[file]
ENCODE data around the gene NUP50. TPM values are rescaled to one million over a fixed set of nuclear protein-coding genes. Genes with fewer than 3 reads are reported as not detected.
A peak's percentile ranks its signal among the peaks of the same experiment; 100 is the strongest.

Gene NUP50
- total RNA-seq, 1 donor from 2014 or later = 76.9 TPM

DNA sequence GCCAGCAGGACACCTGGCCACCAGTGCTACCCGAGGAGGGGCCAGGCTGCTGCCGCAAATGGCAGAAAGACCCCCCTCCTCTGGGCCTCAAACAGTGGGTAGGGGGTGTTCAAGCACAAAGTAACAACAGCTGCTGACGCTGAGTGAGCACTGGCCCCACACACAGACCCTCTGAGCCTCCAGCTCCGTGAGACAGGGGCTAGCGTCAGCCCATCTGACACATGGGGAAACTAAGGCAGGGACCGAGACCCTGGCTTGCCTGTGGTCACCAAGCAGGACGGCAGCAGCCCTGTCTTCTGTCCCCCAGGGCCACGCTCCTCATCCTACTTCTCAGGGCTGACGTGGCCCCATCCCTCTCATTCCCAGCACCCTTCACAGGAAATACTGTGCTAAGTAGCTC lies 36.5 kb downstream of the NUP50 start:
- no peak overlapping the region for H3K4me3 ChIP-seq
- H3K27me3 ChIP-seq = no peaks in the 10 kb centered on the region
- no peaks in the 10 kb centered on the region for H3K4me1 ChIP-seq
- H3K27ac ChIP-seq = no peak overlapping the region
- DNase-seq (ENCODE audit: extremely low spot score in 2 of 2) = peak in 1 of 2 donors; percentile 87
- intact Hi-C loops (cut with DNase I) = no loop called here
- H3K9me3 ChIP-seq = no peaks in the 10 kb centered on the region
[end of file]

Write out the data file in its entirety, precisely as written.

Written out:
ENCODE data around the gene NUP50. TPM values are rescaled to one million over a fixed set of nuclear protein-coding genes. Genes with fewer than 3 reads are reported as not detected.
A peak's percentile ranks its signal among the peaks of the same experiment; 100 is the strongest.

Gene NUP50
- total RNA-seq, 1 donor from 2014 or later = 76.9 TPM

DNA sequence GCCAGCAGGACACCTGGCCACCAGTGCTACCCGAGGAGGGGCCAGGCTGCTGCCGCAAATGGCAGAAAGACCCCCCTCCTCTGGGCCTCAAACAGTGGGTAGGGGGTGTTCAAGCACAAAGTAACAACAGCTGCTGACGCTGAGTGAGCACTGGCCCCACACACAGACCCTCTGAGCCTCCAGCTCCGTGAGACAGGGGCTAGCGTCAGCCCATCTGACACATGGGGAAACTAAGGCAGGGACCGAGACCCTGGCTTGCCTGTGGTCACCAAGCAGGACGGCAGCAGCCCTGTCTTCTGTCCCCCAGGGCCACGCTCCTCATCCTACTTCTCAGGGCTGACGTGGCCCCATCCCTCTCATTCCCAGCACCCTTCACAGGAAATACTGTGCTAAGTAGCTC lies 36.5 kb downstream of the NUP50 start:
- no peak overlapping the region for H3K4me3 ChIP-seq
- H3K27me3 ChIP-seq = no peaks in the 10 kb centered on the region
- no peaks in the 10 kb centered on the region for H3K4me1 ChIP-seq
- H3K27ac ChIP-seq = no peak overlapping the region
- DNase-seq (ENCODE audit: extremely low spot score in 2 of 2) = peak in 1 of 2 donors; percentile 87
- intact Hi-C loops (cut with DNase I) = no loop called here
- H3K9me3 ChIP-seq = no peaks in the 10 kb centered on the region